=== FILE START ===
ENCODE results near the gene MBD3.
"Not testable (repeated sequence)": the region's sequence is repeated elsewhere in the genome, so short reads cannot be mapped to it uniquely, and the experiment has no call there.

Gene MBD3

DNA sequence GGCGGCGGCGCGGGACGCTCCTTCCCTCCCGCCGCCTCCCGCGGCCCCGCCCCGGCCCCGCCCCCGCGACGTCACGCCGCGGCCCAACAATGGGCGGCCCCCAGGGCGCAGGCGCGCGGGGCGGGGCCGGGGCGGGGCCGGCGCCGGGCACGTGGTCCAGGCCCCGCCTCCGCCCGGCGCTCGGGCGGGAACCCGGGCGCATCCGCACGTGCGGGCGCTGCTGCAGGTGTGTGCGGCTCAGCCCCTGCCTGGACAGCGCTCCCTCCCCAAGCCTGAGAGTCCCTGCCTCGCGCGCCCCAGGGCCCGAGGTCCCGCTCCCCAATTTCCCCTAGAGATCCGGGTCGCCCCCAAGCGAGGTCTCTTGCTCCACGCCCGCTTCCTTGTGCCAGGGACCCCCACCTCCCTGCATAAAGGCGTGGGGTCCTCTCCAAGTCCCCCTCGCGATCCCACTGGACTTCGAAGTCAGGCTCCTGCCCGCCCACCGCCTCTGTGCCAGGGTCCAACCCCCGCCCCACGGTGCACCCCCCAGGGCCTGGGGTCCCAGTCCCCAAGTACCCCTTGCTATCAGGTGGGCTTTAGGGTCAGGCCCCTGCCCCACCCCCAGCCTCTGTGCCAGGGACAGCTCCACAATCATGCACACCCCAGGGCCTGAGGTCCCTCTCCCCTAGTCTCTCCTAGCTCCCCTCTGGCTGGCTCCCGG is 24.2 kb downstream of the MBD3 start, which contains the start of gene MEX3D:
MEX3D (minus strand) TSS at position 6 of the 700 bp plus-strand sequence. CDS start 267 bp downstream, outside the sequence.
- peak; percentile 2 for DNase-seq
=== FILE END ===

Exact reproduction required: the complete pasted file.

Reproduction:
ENCODE results near the gene MBD3.
"Not testable (repeated sequence)": the region's sequence is repeated elsewhere in the genome, so short reads cannot be mapped to it uniquely, and the experiment has no call there.

Gene MBD3

DNA sequence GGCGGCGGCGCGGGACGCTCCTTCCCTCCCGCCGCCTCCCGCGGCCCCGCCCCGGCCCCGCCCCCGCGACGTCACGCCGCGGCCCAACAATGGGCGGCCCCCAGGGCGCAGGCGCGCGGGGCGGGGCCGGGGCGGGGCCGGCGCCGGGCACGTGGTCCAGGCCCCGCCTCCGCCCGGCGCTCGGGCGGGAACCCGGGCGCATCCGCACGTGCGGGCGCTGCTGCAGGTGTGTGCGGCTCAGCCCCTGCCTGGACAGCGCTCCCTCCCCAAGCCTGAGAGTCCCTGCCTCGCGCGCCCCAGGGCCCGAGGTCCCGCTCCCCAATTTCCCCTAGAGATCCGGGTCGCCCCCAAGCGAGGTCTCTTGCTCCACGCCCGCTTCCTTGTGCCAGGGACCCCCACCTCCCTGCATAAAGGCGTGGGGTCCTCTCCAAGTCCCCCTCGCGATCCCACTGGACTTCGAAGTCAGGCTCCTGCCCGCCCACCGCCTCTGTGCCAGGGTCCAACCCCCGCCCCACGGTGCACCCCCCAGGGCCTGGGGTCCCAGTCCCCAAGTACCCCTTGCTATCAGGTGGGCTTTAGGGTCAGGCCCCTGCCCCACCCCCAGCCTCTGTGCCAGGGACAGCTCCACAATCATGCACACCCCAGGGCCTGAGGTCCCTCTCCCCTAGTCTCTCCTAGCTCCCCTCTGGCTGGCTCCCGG is 24.2 kb downstream of the MBD3 start, which contains the start of gene MEX3D:
MEX3D (minus strand) TSS at position 6 of the 700 bp plus-strand sequence. CDS start 267 bp downstream, outside the sequence.
- peak; percentile 2 for DNase-seq